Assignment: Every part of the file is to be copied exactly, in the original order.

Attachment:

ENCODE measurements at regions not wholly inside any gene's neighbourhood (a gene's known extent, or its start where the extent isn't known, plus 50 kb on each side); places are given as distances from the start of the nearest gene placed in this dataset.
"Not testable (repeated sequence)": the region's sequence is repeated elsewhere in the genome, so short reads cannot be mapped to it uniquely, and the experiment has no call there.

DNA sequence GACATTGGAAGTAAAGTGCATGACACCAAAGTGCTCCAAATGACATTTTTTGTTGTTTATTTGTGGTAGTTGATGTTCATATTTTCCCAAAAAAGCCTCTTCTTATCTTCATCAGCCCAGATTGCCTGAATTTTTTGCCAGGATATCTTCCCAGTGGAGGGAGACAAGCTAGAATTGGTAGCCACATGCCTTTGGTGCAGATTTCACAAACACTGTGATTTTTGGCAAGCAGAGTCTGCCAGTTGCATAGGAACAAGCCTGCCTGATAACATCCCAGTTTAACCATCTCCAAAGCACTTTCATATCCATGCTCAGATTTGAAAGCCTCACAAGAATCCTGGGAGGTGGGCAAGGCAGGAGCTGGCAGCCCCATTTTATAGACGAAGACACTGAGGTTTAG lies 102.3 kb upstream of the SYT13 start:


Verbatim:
ENCODE measurements at regions not wholly inside any gene's neighbourhood (a gene's known extent, or its start where the extent isn't known, plus 50 kb on each side); places are given as distances from the start of the nearest gene placed in this dataset.
"Not testable (repeated sequence)": the region's sequence is repeated elsewhere in the genome, so short reads cannot be mapped to it uniquely, and the experiment has no call there.

DNA sequence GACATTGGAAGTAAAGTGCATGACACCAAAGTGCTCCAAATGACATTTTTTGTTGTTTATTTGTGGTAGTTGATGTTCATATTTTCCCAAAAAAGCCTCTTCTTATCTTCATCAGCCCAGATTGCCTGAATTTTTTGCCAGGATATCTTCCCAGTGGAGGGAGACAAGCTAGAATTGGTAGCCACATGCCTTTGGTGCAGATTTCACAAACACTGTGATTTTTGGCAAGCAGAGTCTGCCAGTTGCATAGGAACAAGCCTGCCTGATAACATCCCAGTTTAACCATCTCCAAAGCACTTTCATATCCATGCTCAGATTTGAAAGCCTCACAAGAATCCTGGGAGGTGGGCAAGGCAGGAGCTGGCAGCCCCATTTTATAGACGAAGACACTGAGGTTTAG lies 102.3 kb upstream of the SYT13 start: